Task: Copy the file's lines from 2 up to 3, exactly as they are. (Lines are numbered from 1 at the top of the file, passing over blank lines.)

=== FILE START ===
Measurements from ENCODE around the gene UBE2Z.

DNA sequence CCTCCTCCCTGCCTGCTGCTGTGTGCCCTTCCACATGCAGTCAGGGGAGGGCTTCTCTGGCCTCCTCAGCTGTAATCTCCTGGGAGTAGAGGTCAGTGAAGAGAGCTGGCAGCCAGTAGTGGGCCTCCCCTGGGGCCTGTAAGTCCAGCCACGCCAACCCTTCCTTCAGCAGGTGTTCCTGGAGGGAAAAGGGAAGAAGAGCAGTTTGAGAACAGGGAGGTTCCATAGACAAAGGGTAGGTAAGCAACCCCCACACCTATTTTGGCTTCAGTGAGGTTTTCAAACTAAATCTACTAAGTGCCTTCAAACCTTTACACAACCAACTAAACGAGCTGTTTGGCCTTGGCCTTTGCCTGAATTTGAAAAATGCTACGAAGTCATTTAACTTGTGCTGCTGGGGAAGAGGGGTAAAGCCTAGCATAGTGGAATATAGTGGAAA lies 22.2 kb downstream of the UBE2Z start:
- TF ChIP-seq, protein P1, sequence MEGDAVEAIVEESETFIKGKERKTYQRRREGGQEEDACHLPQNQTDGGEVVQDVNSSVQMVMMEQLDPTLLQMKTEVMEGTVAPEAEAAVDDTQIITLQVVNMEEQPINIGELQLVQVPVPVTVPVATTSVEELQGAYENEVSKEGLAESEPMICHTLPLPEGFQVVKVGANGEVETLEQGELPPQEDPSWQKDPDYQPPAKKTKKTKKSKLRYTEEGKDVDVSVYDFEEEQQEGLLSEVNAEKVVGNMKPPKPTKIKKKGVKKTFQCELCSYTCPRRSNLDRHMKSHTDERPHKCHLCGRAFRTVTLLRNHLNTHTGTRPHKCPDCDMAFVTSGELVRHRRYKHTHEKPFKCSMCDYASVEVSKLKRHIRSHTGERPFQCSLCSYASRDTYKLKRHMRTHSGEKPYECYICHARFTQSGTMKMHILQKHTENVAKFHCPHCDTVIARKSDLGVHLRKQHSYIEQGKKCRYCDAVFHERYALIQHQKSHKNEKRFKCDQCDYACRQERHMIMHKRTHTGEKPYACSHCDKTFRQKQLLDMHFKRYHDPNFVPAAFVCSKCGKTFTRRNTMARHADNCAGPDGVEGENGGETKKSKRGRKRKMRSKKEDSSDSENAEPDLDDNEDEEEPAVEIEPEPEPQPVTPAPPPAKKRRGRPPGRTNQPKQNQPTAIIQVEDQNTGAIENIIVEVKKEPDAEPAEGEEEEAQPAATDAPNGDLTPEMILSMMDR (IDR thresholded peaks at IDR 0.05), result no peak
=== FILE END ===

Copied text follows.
DNA sequence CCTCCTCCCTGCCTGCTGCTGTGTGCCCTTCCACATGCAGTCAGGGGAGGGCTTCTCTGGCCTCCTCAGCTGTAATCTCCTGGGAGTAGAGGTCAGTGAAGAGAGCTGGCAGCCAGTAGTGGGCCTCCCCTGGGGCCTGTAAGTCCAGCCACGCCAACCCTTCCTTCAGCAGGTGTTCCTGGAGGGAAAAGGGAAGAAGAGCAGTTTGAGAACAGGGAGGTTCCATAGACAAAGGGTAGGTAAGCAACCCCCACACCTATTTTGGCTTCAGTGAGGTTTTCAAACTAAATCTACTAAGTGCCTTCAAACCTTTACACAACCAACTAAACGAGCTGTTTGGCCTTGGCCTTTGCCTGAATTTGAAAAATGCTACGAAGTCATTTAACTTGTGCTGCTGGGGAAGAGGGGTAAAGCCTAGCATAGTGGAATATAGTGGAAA lies 22.2 kb downstream of the UBE2Z start:
- TF ChIP-seq, protein P1, sequence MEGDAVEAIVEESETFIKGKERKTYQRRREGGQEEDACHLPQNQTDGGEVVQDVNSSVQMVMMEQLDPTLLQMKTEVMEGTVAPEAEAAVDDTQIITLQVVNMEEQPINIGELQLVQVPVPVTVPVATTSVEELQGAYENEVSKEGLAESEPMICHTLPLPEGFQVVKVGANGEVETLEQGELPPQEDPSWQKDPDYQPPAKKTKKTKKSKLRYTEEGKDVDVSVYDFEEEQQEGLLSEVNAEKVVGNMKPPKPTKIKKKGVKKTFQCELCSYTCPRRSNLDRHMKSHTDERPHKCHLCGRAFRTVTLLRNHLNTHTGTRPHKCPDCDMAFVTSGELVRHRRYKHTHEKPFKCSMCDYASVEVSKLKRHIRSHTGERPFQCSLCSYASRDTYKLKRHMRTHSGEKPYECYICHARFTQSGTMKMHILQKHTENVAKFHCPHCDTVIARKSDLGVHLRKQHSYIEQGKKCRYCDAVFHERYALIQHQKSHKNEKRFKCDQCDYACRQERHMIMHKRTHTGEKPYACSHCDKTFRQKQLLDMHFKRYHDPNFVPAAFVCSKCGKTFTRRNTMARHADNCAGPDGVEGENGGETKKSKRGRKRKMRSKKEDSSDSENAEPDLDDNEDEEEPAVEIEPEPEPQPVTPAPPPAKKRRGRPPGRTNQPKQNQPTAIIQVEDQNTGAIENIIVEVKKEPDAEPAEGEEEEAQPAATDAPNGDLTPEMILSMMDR (IDR thresholded peaks at IDR 0.05), result no peak